Isabella glanced at the door to Luke‘s room “Because that’s the room your father died in.”
Marie studied her coldly.
“How do you know that?” she asked.
“I’ll go you one better.” said Isabella “Ask me how I know that a few years ago, you were sitting by a wall with your friends. You heard a terrible noise and you all hid. You watched as they brought a man past. They were shouting and spitting at him. They took him to the town square. Ask me how I know that you watched a man in a black mask string him up by the neck until he was dead. Ask me how I know that you couldn’t sleep for days and you went into a fever and almost died. Ask me how I know that you found a black mask under the bed and realised who your father really was. Or more importantly, ask me how I know that the man your father hung had a son, and it was him who killed your father that night. And ask me how I know that if you don’t get out of this place he will kill you too.”
Marie felt numb.
“How do you know?” she whispered.
“Because my mistress told me. She said that someone came to her and told her about you.”
“Who?” asked Marie.
Isabella shrugged one shoulder.
“I dunno. She didn’t say. But she said that if you didn’t want to come, I should say four words.”
Isabella looked uncomfortable. She didn’t like saying things she didn’t understand.
“She said “Tell her: The Door is Opening.” ”
Marie felt the floor slipping under her feet. The walls seemed to sag. She was real. She was actually real. The angel had not been a dream, or if she was, then her dreams had flesh, and were walking among the living.
“What is that smell?” said Doctor Toureil asked.
“Soup sir, would you like some?” Isabella offered politely.
“I will, if there is enough to go around.” he answered. Seeing Isabella and Marie together put him at ease somewhat. A bond, or at least a rapport had formed between them, which rehabilitated Isabella somewhat in Toureil’s eyes.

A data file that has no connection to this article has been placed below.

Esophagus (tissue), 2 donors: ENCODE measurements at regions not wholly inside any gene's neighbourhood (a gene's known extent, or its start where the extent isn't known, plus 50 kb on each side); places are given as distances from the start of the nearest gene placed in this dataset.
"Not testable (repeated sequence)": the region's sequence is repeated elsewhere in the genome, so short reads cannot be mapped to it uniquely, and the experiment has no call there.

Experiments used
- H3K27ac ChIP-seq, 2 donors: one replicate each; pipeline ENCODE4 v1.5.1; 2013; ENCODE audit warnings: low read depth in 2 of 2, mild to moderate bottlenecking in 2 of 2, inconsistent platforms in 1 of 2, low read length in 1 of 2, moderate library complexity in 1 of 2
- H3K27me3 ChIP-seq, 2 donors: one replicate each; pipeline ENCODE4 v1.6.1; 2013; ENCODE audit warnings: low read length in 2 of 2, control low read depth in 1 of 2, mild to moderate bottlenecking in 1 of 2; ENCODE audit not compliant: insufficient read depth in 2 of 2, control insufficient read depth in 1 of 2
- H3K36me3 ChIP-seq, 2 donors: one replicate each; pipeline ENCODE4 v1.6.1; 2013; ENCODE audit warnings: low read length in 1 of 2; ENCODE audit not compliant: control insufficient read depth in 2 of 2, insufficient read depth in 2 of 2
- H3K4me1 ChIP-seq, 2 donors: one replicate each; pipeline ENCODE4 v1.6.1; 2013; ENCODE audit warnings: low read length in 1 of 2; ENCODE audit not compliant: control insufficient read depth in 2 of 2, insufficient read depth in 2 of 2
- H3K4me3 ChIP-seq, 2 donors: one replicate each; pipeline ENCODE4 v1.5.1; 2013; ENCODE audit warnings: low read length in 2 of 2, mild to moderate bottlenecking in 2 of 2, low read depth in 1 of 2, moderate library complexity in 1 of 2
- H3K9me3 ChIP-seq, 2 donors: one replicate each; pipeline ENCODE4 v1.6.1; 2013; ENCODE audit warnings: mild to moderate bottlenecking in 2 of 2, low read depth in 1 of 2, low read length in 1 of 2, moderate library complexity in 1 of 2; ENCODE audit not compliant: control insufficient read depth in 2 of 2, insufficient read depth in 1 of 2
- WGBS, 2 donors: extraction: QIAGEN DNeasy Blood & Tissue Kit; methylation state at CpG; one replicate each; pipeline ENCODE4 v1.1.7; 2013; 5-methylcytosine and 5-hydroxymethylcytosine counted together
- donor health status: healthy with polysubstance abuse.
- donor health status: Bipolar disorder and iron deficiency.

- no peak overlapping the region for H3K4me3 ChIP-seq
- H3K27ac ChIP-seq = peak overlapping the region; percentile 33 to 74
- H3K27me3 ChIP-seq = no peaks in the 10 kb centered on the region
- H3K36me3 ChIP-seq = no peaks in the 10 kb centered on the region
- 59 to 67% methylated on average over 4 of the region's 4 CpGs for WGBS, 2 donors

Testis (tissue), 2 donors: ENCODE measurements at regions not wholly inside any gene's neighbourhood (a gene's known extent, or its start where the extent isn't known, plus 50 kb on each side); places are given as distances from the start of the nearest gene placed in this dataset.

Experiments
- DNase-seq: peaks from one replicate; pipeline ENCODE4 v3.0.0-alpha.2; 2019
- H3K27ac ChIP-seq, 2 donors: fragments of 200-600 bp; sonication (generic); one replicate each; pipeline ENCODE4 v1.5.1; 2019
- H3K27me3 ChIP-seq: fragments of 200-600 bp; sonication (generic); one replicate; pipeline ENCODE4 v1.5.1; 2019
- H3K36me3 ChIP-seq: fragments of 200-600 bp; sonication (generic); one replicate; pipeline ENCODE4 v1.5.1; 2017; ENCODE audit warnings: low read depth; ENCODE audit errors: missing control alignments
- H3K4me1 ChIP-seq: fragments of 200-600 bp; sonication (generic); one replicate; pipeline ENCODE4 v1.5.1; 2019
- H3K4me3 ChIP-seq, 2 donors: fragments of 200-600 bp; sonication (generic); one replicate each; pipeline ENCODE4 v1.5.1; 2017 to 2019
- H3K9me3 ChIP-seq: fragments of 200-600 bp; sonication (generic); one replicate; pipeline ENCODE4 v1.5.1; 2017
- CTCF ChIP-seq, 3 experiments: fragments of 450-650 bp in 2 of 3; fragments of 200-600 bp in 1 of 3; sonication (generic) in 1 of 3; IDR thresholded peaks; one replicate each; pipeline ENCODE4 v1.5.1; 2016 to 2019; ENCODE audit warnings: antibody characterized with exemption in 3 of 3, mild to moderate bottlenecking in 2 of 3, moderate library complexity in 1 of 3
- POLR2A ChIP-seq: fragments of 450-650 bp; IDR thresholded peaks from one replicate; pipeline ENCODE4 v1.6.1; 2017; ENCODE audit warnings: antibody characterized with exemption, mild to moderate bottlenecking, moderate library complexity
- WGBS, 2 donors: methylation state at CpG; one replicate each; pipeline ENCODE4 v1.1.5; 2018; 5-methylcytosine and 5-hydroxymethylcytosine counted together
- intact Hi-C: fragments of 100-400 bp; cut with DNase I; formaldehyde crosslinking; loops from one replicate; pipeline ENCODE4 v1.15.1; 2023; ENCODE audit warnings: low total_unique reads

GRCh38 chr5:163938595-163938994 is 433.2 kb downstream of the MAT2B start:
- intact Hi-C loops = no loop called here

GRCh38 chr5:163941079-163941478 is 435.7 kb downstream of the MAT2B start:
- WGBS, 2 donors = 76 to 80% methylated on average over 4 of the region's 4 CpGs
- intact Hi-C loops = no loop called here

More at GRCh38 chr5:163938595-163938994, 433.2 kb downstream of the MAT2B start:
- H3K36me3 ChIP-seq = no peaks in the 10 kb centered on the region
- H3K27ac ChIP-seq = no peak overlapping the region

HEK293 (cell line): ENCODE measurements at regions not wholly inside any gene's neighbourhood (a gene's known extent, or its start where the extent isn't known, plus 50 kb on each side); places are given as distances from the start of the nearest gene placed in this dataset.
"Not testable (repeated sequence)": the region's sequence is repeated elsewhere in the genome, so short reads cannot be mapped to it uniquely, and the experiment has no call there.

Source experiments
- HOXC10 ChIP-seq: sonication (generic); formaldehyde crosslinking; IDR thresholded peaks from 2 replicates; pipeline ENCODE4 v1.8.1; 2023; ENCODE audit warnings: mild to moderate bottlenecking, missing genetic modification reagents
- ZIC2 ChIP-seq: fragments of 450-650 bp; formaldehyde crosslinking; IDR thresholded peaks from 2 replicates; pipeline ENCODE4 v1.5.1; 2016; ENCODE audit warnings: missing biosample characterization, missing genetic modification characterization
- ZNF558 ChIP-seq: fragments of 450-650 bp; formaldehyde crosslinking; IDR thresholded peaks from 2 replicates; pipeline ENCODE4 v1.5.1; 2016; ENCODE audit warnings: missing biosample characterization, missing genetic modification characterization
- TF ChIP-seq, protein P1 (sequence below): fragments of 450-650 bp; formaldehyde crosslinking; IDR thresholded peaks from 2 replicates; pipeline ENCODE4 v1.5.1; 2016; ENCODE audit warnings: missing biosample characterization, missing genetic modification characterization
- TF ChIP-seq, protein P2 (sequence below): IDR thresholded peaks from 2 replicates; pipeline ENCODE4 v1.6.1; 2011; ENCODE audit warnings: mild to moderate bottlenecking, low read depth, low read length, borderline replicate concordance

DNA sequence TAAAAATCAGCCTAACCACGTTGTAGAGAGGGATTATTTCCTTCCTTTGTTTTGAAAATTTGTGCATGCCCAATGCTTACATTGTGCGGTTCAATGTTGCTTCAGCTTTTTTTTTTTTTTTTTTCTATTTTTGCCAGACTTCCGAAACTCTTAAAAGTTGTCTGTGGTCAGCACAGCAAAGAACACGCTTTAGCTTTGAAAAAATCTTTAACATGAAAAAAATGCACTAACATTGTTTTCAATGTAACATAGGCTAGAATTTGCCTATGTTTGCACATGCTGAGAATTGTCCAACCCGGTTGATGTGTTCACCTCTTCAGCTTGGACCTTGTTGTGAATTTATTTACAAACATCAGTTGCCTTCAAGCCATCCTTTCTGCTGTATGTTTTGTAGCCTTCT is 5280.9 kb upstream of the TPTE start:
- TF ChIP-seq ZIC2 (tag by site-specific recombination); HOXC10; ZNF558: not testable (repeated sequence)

The three of them sat in a not uncomfortable silence, eating their soup. It was still early morning, and a truly beautiful day, bright and fresh. A blackbird was singing fit to burst in the cherry tree outside.
And Marie felt something inside her grow a little stronger. She turned to look at Toureil.
“Lawrence?” she said.
“Yes petite?” the old man answered.
“I love you.” she said simply.
The doctor nodded sadly “But you have to go.”
Marie nodded, and her eyes were like forest lakes.
There was nothing else to say. The old man let the tears come and opened his arms.
She rushed to fill the space and he held her close, and kissed her hair.
And so the day of departure came. She said her goodbyes to Olivia, Sylvie and Bernadette (the only one she would actually miss.)
“Come back when you have a minute.” Bernadette told her “Come back when we’re both grown up, and we’ll see if we recognise each other.”
Then Marie got into the carriage with Isabella, who gave a command in Spanish. The rider cracked the whip, and Marie watched the backdrop of her life slide past, her cottage, the meadow where she had seen the rabbit, the stone bridge where her father had fought his last battle, the forge, the town square where Robért Hieronimo had met his grisly end, the house on the hill where Monsieur Nogaret had made his lair for so many years, the wall where she had spent so many carefree (and sometimes care-filled) days with the three girls and then she was suddenly in alien country, looking at fields that were not her fields, trees that were unknown to her and the village of her birth was nothing more than a grain of dust over her shoulder, a speck on the line where the sky met the earth.